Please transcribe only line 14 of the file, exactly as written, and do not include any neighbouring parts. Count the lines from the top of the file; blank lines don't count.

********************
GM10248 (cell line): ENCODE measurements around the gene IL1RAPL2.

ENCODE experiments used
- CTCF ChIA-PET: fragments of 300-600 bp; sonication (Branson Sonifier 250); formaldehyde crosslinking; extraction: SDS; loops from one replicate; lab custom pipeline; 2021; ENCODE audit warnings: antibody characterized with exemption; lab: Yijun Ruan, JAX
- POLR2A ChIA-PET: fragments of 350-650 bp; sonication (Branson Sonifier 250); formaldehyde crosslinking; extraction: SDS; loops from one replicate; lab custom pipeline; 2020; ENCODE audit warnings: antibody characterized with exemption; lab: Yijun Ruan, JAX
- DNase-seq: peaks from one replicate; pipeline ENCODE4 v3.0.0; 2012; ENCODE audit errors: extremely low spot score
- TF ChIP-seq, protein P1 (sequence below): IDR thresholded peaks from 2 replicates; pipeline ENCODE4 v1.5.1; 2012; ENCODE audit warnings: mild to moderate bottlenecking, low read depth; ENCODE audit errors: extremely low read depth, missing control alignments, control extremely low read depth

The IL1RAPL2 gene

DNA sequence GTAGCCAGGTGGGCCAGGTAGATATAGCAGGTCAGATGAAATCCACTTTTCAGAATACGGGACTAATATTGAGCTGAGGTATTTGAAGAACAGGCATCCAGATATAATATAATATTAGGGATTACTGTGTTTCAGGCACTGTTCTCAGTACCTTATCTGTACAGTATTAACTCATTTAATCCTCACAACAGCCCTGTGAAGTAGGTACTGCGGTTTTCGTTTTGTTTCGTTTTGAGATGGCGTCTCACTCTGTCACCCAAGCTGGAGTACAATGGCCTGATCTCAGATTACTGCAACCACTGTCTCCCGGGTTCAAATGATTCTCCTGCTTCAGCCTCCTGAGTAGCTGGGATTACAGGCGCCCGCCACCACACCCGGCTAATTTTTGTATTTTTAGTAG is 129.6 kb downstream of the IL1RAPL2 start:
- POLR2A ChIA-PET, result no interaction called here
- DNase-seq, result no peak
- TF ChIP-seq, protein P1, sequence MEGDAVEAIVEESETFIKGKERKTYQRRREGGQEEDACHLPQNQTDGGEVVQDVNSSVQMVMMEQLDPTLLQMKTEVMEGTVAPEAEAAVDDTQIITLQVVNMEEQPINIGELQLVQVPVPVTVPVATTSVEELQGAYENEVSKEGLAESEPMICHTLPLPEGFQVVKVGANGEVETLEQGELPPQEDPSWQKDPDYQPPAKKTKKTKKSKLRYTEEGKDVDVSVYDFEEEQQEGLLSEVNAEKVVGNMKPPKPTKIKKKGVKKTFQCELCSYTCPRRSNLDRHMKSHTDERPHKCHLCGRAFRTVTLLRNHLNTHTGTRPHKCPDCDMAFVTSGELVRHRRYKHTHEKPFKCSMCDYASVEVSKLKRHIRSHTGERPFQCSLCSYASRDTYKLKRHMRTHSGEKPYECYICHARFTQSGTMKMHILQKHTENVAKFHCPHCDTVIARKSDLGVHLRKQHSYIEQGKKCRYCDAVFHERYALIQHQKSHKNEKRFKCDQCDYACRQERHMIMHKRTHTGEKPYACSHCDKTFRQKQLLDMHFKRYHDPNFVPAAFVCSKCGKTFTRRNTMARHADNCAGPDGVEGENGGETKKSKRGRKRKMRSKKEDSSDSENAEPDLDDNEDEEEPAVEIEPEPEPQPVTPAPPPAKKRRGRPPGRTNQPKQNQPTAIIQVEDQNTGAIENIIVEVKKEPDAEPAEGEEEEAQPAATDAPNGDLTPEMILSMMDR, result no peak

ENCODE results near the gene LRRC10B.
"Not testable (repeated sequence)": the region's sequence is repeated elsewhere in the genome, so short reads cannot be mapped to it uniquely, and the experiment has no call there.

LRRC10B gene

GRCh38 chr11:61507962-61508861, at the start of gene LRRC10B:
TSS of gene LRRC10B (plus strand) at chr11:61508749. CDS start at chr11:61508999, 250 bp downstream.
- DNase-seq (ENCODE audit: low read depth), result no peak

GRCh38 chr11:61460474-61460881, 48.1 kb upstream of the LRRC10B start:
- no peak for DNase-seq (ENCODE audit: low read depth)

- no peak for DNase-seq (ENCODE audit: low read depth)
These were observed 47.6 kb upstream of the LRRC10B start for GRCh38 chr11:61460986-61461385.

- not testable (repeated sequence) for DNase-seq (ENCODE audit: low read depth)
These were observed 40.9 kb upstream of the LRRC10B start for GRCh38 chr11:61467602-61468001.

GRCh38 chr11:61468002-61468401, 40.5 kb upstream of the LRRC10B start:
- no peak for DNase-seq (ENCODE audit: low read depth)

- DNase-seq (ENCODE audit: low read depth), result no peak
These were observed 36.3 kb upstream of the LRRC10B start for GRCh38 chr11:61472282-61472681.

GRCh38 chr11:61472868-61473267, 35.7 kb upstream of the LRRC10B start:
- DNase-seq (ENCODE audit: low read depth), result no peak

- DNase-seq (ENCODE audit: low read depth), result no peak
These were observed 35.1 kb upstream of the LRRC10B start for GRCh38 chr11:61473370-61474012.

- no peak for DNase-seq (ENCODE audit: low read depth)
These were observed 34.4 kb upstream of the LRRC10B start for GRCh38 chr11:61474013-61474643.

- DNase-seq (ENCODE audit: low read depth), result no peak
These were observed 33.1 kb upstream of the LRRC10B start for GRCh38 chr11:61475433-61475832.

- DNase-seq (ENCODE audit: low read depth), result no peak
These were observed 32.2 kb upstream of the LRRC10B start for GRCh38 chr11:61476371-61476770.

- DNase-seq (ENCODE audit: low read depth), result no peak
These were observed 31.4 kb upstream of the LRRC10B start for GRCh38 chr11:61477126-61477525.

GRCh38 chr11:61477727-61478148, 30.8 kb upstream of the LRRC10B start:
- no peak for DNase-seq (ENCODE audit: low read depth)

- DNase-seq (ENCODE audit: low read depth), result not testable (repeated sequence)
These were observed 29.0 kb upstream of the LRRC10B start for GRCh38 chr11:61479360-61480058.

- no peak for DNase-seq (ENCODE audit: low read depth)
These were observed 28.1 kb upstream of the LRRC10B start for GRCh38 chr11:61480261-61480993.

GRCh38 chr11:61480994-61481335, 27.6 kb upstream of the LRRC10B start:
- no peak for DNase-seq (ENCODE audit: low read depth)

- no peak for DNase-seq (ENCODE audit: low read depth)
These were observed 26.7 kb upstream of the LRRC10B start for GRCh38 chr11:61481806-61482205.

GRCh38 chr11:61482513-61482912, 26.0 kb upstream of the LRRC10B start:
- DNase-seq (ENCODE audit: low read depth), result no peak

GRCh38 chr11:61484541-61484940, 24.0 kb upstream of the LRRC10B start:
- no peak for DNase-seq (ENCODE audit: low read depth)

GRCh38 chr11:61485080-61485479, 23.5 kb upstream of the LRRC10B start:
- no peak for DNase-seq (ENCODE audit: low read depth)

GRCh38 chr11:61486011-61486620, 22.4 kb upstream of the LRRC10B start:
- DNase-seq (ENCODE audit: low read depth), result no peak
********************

LRRC10B gene